Start fast to have fun as soon as possible and never stop learning.
Based on the author’s experience, “it takes around twenty hours of practice to break through the frustration barrier: to go from knowing absolutely nothing about what you’re trying to do to performing noticeably well.” The First 20 Hours explains how to efficiently overcome this barrier. You will not master any skills in 20 hours but you’ll have a better chance of success if you start with twenty hours of rapid skill acquisition.
Indeed, learning a skill is a long journey with two milestones: when you end the frustration barrier (= start enjoying the practice) and when you master the skill (= escape the rules). This book focuses exclusively on the first part while many books focus on the second part, like the excellent Peak by Anders Ericsson.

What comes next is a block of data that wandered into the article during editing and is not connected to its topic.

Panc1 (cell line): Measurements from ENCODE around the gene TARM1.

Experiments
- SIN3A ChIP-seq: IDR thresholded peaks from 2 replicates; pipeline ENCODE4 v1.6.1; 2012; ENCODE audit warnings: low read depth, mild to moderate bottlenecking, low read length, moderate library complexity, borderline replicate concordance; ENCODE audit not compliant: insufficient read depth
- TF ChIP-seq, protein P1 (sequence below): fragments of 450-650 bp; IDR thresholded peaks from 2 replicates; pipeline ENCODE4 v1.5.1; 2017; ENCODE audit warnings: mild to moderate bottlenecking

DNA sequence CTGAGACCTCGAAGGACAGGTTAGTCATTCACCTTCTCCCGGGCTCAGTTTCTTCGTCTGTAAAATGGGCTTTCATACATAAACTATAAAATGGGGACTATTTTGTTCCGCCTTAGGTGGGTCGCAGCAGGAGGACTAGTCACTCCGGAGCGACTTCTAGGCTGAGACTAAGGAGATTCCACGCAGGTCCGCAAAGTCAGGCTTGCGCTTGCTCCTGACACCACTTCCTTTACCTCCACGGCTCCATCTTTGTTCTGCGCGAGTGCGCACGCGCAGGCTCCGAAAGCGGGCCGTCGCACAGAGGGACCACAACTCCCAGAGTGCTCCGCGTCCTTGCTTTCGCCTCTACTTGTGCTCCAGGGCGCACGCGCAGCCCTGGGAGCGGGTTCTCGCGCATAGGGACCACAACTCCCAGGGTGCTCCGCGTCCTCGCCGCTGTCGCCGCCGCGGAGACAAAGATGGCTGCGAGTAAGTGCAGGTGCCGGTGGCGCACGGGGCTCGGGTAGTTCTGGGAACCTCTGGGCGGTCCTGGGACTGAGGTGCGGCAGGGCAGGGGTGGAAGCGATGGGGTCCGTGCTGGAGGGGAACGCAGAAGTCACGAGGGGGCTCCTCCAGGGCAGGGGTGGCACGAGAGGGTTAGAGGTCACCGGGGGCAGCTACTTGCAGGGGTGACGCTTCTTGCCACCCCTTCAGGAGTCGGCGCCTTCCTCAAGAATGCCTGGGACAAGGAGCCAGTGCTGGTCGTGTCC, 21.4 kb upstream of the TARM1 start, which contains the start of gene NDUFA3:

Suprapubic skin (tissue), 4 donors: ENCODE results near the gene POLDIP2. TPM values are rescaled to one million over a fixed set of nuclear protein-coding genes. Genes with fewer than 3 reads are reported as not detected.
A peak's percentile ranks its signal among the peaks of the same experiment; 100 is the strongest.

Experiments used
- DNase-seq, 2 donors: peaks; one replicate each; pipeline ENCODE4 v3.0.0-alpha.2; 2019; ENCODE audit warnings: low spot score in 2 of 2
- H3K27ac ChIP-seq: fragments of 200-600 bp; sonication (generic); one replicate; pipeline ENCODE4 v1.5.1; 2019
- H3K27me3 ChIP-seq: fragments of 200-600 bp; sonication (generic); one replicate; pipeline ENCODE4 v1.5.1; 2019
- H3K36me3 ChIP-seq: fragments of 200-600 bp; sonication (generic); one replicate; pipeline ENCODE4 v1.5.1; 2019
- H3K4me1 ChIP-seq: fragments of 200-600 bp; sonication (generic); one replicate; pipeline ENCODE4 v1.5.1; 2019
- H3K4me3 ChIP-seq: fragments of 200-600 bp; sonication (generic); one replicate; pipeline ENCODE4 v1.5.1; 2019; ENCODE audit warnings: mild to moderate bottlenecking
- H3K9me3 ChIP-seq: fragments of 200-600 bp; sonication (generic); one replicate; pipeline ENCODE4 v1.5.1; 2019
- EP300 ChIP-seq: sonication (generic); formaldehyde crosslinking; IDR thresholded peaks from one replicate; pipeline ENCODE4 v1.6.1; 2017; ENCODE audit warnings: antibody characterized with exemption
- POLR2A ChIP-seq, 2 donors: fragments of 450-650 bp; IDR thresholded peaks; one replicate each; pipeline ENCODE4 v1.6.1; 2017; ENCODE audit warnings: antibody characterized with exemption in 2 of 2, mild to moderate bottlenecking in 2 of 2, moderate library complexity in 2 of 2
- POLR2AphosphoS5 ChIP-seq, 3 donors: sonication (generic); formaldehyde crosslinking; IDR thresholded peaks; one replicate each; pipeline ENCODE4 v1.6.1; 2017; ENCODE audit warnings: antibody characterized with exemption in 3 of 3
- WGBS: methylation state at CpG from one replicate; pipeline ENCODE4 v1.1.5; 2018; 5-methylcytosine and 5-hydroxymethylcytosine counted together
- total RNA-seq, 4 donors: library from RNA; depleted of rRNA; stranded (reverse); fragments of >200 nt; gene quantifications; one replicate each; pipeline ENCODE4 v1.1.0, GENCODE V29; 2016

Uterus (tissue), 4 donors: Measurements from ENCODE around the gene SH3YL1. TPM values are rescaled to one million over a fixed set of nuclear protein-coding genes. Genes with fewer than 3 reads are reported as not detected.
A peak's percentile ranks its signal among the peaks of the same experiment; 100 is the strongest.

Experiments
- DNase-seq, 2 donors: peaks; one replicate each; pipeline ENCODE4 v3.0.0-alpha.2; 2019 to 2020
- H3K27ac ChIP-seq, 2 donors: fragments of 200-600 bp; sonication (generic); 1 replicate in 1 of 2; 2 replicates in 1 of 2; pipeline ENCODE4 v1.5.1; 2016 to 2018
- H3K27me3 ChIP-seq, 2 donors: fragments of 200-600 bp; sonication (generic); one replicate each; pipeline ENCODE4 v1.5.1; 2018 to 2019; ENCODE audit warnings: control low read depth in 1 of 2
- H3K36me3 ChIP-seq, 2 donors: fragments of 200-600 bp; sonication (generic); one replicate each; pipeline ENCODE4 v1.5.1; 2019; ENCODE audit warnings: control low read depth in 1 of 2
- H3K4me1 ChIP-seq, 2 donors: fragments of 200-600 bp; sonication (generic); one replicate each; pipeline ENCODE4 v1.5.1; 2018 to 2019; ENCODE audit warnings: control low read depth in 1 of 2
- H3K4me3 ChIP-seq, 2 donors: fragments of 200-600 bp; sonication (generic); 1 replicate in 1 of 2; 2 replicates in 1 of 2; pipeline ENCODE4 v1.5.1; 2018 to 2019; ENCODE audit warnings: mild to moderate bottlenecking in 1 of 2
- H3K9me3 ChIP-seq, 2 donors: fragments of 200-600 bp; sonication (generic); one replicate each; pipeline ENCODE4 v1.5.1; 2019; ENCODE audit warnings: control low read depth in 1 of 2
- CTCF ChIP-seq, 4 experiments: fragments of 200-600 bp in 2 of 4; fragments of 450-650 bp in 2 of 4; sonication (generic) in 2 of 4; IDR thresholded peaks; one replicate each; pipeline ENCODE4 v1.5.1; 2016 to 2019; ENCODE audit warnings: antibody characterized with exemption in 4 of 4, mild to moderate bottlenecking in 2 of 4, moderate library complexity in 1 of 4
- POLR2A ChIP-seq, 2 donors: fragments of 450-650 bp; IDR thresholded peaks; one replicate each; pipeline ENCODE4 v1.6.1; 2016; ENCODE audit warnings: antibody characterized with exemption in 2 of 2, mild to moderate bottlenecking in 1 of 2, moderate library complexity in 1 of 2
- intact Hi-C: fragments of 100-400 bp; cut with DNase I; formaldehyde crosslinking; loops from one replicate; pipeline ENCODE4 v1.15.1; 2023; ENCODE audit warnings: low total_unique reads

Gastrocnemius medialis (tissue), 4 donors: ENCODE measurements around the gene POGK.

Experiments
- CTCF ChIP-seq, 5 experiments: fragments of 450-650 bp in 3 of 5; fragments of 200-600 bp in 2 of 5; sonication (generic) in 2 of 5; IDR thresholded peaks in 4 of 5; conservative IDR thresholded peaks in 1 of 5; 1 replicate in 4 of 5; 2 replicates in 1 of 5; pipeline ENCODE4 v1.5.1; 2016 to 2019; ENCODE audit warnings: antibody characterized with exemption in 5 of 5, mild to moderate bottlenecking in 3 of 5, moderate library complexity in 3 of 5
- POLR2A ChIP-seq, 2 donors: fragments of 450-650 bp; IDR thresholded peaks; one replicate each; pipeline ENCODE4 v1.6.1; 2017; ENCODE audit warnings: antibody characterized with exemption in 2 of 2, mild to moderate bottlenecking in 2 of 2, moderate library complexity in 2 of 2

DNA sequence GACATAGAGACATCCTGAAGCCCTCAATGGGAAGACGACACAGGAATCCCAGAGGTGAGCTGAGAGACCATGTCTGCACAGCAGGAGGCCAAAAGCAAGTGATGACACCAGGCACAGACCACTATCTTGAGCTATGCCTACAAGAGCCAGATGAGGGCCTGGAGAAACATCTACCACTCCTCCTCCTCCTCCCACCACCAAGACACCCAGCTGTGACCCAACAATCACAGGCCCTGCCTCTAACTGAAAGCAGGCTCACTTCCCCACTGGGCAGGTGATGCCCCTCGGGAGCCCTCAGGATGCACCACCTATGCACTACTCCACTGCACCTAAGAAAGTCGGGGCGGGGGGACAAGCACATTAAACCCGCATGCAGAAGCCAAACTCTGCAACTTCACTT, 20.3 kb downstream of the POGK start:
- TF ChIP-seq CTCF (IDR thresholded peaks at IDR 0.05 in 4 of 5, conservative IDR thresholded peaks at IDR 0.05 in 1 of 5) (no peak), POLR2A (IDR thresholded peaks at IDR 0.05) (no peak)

The author introduces himself and the various techniques in the first chapters. The remaining chapters (the bulk of the book) illustrate the author’s experience trying to master six completely different skills: yoga, programming, touch typing, Go, ukulele, and windsurfing. As a developer, if I must comment on the chapter on programming, the result is far from being remarkable but the process shows it’s possible to get started quickly even on skills that can seem daunting at first. That’s the biggest contribution of this book. If more people were aware of these techniques to overcome the frustration barrier faster, they will understand learning is more rewarding than consuming media.